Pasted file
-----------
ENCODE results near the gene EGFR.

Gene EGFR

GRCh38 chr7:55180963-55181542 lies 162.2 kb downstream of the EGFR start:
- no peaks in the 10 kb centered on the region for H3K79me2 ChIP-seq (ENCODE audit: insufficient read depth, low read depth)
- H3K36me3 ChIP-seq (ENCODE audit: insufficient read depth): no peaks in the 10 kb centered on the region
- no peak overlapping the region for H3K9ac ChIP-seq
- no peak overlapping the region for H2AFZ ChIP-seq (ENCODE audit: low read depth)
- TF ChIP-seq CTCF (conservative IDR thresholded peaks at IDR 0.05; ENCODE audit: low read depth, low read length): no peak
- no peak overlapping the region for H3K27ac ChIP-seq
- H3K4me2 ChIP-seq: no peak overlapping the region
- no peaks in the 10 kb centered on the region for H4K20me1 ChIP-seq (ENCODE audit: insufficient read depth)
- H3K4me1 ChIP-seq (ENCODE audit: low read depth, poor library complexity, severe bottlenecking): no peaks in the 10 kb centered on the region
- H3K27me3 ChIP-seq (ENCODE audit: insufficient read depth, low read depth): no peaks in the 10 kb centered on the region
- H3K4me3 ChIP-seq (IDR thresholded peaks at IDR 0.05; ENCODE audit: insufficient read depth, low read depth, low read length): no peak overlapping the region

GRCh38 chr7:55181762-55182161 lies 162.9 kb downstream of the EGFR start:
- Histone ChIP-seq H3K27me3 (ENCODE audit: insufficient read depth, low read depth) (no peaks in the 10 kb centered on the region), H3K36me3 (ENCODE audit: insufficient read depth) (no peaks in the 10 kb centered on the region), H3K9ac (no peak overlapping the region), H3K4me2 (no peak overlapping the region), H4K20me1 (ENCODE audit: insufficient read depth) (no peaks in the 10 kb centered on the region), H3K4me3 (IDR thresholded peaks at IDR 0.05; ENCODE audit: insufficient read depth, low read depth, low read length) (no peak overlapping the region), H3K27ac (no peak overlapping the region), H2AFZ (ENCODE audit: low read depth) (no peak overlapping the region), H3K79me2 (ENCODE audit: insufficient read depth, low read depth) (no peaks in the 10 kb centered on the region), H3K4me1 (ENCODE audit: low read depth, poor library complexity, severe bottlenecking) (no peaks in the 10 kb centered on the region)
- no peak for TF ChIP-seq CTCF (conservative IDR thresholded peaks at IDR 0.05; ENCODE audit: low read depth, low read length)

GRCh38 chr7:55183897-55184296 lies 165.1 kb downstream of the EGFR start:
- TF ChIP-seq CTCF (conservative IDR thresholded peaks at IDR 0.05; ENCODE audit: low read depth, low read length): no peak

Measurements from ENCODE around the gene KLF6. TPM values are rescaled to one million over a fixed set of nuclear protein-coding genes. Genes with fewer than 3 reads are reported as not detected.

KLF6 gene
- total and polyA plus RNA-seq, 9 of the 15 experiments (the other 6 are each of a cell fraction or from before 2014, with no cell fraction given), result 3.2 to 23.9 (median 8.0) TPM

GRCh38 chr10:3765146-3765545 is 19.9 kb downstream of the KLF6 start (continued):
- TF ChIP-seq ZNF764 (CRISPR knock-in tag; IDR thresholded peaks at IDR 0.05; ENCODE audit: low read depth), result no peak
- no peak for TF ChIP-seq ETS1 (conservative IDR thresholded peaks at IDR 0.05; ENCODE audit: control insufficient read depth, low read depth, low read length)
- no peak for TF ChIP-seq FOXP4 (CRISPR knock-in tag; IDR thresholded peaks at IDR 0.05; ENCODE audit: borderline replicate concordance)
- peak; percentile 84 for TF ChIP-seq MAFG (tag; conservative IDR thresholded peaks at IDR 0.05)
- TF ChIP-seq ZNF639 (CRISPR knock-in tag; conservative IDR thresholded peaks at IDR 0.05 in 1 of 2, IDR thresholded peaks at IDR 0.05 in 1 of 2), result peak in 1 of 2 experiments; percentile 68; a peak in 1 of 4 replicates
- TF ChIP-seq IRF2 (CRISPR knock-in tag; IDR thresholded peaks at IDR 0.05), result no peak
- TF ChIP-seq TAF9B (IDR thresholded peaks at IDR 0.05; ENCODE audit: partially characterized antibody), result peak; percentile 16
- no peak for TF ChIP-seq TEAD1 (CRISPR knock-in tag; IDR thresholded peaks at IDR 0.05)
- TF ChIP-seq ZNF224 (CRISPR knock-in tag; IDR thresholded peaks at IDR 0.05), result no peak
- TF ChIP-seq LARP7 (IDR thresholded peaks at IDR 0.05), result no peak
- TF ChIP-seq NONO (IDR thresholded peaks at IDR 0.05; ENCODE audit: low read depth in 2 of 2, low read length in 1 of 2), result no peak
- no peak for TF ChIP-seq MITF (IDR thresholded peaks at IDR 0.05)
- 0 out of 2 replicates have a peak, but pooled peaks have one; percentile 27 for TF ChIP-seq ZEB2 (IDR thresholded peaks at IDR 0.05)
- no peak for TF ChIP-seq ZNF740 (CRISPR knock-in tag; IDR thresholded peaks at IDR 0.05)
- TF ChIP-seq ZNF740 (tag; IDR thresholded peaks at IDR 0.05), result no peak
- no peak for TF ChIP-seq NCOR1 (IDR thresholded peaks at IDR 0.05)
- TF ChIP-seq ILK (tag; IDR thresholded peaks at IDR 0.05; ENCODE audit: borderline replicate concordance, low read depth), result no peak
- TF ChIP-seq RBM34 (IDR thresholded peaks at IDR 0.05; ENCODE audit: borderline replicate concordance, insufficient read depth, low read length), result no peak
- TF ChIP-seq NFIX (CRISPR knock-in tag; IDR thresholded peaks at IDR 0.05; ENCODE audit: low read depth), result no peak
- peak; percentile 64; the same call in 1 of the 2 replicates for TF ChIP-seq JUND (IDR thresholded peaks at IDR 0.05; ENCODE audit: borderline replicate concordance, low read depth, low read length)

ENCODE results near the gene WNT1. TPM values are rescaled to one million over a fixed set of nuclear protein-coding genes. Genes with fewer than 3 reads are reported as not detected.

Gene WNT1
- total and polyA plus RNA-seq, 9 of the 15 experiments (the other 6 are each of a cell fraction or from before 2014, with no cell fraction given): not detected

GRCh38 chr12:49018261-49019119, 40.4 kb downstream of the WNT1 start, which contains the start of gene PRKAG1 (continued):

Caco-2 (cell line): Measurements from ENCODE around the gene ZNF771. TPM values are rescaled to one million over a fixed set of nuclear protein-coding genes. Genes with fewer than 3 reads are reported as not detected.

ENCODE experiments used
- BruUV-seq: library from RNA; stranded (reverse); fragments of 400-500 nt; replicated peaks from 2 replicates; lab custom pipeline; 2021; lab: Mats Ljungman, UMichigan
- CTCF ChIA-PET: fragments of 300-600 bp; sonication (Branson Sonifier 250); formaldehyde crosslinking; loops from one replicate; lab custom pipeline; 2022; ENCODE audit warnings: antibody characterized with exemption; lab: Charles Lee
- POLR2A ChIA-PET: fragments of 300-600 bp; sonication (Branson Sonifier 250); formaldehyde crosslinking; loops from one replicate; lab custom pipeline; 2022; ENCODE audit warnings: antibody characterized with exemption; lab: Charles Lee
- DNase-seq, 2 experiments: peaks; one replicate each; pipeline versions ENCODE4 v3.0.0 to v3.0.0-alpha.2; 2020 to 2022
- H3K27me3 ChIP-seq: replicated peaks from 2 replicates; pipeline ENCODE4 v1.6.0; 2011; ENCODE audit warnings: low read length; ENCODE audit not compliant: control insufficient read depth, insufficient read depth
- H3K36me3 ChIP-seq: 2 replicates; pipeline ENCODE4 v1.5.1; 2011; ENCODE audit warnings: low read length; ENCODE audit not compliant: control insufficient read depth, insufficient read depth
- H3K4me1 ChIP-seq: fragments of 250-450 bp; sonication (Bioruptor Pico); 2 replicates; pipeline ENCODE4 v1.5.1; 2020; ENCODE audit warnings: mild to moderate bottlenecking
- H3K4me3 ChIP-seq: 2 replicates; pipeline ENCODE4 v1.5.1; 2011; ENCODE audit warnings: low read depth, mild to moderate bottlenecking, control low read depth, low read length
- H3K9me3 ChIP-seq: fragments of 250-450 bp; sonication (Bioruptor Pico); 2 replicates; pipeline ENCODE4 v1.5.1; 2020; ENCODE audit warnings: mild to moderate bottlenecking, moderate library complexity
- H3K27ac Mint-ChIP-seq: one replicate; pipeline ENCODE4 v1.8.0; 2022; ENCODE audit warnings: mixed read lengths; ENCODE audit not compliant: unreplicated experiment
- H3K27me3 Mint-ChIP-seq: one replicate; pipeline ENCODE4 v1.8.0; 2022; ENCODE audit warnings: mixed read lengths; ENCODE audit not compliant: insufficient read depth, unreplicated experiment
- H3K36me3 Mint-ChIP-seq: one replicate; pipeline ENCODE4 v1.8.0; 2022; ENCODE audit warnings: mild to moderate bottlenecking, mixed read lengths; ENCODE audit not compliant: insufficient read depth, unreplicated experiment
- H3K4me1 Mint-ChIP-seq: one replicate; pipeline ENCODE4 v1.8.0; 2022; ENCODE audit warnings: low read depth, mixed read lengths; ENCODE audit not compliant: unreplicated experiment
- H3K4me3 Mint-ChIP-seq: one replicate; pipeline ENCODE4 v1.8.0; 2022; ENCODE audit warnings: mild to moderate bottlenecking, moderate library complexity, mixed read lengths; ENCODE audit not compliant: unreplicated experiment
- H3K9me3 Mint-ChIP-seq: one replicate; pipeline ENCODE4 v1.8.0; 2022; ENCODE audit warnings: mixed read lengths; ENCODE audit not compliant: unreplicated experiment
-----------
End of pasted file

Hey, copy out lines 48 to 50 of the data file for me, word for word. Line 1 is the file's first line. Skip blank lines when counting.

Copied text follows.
Caco-2 (cell line): Measurements from ENCODE around the gene ZNF771. TPM values are rescaled to one million over a fixed set of nuclear protein-coding genes. Genes with fewer than 3 reads are reported as not detected.

ENCODE experiments used
- BruUV-seq: library from RNA; stranded (reverse); fragments of 400-500 nt; replicated peaks from 2 replicates; lab custom pipeline; 2021; lab: Mats Ljungman, UMichigan